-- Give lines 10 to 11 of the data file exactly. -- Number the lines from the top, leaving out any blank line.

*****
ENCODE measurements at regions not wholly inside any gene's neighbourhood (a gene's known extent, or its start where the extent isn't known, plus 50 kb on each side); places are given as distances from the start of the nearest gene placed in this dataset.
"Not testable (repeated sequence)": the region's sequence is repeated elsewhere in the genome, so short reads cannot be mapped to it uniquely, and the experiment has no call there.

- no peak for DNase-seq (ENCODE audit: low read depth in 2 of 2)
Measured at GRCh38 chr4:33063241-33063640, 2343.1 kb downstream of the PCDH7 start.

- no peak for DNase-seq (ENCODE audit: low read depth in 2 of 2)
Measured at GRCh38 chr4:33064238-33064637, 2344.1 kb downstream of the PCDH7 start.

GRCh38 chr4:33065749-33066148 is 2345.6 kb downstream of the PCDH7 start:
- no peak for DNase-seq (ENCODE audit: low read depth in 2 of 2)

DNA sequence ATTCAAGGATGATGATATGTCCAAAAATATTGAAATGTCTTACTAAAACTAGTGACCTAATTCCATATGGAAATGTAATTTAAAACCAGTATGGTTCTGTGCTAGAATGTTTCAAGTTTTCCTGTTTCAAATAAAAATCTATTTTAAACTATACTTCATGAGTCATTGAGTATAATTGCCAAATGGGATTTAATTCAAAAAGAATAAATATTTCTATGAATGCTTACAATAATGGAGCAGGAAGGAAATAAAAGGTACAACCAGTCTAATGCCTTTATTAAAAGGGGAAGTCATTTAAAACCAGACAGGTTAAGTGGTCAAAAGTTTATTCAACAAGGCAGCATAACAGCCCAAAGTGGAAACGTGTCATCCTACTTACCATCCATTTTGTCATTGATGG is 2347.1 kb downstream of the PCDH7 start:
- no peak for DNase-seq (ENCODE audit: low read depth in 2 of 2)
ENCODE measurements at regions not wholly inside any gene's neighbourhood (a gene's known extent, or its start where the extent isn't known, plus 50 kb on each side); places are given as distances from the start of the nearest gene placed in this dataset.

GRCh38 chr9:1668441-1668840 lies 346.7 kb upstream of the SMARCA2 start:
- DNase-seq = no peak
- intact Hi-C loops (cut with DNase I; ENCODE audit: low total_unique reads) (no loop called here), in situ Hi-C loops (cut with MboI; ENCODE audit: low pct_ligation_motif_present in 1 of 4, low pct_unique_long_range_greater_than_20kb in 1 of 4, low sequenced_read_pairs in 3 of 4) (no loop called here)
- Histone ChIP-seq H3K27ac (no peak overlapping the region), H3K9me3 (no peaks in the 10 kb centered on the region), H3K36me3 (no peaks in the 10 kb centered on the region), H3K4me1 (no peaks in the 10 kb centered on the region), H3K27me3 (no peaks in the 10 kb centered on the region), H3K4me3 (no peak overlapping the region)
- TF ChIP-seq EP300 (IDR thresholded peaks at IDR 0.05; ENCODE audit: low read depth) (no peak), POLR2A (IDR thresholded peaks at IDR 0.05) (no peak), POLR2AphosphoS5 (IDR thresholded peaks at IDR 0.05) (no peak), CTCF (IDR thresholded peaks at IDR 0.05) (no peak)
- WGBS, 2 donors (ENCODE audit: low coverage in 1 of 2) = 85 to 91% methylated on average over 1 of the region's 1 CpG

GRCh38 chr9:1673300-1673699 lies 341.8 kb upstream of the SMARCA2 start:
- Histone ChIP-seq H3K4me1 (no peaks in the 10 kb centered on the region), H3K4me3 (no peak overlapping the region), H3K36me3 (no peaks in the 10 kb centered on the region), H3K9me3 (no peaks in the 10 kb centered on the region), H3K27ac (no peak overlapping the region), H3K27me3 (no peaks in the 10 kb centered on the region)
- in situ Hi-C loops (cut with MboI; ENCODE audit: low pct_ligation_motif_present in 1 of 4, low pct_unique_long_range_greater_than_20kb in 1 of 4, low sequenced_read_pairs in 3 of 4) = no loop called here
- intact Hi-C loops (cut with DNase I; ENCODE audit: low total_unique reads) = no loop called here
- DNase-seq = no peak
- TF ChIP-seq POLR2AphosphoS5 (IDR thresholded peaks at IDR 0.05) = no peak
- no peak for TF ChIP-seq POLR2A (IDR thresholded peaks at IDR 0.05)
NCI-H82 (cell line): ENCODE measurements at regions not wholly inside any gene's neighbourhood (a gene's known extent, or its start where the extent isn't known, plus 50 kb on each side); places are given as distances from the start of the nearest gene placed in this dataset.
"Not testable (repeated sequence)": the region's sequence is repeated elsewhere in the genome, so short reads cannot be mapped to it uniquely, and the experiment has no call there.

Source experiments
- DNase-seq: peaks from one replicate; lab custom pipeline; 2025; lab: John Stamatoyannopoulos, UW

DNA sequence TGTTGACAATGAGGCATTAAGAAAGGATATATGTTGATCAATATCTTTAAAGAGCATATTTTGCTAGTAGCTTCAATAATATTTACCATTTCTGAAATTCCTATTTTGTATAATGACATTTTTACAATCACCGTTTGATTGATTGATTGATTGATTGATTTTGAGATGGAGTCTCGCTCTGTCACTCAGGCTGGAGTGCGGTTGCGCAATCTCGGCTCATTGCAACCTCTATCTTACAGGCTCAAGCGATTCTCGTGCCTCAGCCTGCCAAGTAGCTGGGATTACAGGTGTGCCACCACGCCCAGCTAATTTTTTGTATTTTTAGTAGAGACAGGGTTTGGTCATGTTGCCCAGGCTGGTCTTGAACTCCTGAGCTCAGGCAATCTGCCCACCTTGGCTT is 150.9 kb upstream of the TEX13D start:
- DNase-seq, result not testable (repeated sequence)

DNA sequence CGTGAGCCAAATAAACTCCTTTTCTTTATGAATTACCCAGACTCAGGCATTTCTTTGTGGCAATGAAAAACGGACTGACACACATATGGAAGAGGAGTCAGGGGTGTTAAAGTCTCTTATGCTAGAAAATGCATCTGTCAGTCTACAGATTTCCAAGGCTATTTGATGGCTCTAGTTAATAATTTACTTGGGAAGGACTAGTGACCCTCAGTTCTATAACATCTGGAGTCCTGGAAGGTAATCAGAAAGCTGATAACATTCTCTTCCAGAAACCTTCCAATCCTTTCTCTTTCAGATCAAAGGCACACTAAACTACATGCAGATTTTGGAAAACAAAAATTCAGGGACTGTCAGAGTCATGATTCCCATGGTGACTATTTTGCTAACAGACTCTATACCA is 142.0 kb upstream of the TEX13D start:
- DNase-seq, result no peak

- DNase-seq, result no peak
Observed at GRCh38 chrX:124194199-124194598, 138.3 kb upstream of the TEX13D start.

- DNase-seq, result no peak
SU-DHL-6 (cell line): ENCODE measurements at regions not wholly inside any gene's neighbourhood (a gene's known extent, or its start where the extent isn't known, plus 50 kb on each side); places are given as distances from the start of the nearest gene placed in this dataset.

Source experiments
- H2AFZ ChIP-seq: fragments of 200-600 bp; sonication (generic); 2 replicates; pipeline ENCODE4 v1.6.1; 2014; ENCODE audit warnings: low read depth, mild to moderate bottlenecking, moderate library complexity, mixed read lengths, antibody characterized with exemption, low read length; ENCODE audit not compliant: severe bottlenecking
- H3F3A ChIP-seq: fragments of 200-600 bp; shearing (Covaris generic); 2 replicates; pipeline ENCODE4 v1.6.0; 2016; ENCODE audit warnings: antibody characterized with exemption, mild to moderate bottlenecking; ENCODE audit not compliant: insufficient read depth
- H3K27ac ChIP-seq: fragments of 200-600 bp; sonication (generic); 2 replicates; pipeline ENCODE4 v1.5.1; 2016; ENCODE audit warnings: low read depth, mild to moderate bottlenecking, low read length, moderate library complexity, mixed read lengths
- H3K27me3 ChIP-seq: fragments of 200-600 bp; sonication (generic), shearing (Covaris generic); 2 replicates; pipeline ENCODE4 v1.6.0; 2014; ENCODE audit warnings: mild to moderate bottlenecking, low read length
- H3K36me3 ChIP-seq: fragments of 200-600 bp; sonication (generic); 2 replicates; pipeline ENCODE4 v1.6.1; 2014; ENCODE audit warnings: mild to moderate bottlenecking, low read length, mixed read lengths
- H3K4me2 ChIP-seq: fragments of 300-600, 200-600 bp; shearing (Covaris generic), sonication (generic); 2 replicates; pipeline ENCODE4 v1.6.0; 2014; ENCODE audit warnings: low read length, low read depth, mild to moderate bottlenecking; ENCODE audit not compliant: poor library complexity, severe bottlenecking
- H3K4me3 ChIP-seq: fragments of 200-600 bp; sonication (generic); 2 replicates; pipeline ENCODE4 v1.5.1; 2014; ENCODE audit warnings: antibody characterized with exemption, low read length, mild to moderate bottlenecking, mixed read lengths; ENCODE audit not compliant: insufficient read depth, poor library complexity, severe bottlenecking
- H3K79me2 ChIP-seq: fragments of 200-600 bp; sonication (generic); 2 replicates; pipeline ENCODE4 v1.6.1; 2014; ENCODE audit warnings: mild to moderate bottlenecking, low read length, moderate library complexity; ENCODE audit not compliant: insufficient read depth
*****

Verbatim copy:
- no peak for DNase-seq (ENCODE audit: low read depth in 2 of 2)
ENCODE measurements at regions not wholly inside any gene's neighbourhood (a gene's known extent, or its start where the extent isn't known, plus 50 kb on each side); places are given as distances from the start of the nearest gene placed in this dataset.